After the recession comes job depression

Well, we sure picked a hell of a time to attend college and try to land a job. Our parents and previous generations have been busy selling us down the river, placing us under a crushing mountain of debt we may spend our working lives digging out of.

The era of state socialism that began under Bismarck is coming to an end, trampled by overextended entitlements and profligate spending. If you aren’t familiar with the phrases pension reform, sovereign default or entitlement crisis, do not fret, as you will soon get sick of hearing them.

I’m talking about the $3 trillion pension gap faced collectively by the American states, the fact that Social Security liabilities now exceed inflows (the huge surplus was spent by the Feds- oops!) and staggering future liabilities in Medicare. The U.S. only collects enough money organically (via taxes) to cover less than a third of its outlays.

The on-budget debt stands at $12.7 trillion while the off-budget debt of the two trust funds- Social Security and Medicare- in unfunded liabilities is estimated at about $75 trillion this year.

We have passed the point of no return in regards to entitlements- it is politically impossible to cut them although they are unsustainable so they will simply end in a U.S. default or hyperinflation. Since most entitlements are pegged to inflation, a default seems more likely.

Bulls point to a stock market up 80 percent from its lows a year ago and a slight uptick in employment figures. On closer inspection, the economic picture isn’t very rosy.

Food stamp usage just hit a record 39 million people- the 14th consecutive monthly increase and 158,000 personal bankruptcies were filed in March. The previous record over the last five years was 133,000 in October. Foreclosure activity hit a record 932,234 properties in the first quarter.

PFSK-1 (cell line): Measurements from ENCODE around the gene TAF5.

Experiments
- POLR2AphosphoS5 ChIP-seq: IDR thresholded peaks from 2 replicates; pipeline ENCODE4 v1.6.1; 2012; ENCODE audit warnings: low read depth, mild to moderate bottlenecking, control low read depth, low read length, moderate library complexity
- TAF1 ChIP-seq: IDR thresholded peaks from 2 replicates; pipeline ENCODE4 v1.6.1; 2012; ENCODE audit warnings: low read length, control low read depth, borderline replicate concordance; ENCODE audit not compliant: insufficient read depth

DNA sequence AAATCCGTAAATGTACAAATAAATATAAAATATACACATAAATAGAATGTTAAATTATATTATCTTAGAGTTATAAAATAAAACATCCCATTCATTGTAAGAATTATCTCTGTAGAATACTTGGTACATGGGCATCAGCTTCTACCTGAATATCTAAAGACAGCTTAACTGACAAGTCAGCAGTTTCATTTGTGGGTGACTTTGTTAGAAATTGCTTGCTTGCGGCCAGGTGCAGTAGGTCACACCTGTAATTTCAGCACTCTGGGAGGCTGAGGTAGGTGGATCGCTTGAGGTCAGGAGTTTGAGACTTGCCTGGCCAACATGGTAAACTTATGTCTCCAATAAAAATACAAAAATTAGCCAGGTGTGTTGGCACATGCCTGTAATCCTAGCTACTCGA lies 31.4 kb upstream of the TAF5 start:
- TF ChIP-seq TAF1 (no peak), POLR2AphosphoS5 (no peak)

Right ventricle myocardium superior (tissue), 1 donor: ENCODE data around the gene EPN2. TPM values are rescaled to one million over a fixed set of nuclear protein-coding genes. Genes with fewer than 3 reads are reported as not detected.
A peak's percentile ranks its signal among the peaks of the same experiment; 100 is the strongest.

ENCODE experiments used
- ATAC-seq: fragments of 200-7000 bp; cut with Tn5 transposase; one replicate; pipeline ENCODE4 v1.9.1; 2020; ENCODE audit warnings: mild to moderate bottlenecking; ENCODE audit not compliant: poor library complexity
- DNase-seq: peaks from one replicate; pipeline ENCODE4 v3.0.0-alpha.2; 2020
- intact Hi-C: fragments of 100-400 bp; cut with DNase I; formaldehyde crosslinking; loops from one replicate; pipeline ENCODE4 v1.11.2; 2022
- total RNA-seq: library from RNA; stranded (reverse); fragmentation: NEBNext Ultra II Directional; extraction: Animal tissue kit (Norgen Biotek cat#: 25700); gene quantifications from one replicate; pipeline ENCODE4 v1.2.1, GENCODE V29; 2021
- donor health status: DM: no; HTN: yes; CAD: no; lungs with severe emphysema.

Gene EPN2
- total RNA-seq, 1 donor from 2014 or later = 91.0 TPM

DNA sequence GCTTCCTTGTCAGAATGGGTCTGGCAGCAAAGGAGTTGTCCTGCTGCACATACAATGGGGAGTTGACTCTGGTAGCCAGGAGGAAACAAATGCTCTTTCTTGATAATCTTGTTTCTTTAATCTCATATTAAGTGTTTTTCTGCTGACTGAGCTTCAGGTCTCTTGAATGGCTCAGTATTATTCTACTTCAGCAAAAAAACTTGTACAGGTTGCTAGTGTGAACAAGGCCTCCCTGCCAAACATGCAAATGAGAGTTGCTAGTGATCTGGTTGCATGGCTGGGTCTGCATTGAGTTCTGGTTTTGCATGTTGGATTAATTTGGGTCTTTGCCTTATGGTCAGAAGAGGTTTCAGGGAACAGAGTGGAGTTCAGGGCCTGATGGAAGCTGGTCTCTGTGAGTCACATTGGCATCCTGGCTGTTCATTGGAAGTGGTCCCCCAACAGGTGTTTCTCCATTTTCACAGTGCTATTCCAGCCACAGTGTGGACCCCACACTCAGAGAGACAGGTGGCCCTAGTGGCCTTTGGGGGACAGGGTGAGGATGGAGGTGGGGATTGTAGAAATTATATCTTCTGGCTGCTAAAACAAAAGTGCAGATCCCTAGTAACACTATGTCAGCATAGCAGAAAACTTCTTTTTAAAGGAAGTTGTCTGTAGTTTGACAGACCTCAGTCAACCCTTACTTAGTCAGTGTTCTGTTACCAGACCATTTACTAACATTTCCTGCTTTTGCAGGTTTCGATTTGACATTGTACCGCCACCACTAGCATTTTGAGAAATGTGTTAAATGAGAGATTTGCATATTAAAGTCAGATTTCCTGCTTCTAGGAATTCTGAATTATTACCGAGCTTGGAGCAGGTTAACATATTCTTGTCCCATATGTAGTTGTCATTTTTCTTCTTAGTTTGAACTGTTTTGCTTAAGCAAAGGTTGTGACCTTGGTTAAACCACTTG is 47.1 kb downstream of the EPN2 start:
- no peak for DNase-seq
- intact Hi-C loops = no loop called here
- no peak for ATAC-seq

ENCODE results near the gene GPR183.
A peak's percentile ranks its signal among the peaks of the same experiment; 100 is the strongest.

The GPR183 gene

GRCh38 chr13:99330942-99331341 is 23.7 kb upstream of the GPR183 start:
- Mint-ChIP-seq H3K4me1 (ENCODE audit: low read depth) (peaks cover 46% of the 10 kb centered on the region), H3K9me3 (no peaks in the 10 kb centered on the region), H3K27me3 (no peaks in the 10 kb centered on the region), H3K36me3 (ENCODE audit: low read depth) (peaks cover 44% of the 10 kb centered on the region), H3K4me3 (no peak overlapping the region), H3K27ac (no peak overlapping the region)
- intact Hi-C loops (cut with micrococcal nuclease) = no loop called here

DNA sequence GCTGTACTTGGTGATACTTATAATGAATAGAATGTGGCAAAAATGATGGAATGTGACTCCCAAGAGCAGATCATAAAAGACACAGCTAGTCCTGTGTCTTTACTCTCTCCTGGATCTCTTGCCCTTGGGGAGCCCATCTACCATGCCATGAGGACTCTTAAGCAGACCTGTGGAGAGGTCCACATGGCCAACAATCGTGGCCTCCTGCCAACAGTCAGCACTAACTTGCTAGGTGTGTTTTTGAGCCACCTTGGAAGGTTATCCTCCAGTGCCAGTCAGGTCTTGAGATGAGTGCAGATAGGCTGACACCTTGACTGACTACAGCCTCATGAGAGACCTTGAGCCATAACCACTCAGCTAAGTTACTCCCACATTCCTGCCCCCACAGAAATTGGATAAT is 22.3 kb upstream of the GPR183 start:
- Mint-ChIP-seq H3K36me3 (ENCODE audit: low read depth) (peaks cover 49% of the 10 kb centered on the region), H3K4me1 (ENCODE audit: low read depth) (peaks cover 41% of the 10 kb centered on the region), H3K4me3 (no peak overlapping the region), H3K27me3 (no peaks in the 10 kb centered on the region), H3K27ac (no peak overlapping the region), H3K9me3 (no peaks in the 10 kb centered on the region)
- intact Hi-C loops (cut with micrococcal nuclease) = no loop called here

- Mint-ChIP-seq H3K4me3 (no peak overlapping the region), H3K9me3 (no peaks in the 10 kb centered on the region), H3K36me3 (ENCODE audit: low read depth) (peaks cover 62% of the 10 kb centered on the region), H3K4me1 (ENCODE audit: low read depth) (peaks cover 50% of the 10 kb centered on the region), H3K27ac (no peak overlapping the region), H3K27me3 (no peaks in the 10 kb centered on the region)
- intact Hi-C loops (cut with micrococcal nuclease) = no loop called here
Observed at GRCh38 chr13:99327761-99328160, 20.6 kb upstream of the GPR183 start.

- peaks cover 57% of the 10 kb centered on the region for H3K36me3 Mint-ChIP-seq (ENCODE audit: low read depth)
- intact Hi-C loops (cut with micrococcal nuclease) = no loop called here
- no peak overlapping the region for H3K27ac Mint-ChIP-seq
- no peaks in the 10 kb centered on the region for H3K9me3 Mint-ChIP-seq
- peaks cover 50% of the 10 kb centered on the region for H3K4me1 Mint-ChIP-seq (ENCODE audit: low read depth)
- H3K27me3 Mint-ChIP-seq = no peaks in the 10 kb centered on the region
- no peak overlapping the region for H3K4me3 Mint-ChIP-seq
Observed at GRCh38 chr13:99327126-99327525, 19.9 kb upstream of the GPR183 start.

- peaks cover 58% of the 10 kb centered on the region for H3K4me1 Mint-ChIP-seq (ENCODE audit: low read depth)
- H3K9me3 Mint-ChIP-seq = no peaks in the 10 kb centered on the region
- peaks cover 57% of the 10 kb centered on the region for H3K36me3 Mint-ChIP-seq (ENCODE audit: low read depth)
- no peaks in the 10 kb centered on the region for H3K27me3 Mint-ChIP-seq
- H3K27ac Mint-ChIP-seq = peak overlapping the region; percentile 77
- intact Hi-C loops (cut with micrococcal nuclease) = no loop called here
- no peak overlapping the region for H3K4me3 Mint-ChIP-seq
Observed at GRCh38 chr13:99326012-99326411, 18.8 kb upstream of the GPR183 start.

The employment picture remains grim with the official unemployment rate hovering just under 10 percent with 14 million out of work. There is no driver for jobs and there is likely to be none for a long time- it may take decades for a full jobs recovery.

No matter how much money the Feds throw around the economy, it cannot recover until non-collectable debts are written off. Bailing out the banks simply delays and worsens the day of reckoning. For all their talk of “affordable housing” the Feds are doing everything they can to make it unaffordable.

Housing prices need to fall and the Federal Reserve must stop blowing bubbles by manipulating interest rates. The charade must end- zombie banks need to fail, states need to go bankrupt to slim down and renegotiate pensions and the federal government needs to get smaller and interfere less with the economy.

In short, we need a free market where the government doesn’t pick winners and losers. Bringing an end to our futile and insanely expensive wars wouldn’t hurt either. Good luck out there- the next few years are shaping up to be very interesting.

Timothy Heacock is a senior majoring in finance and economics. He may be contacted at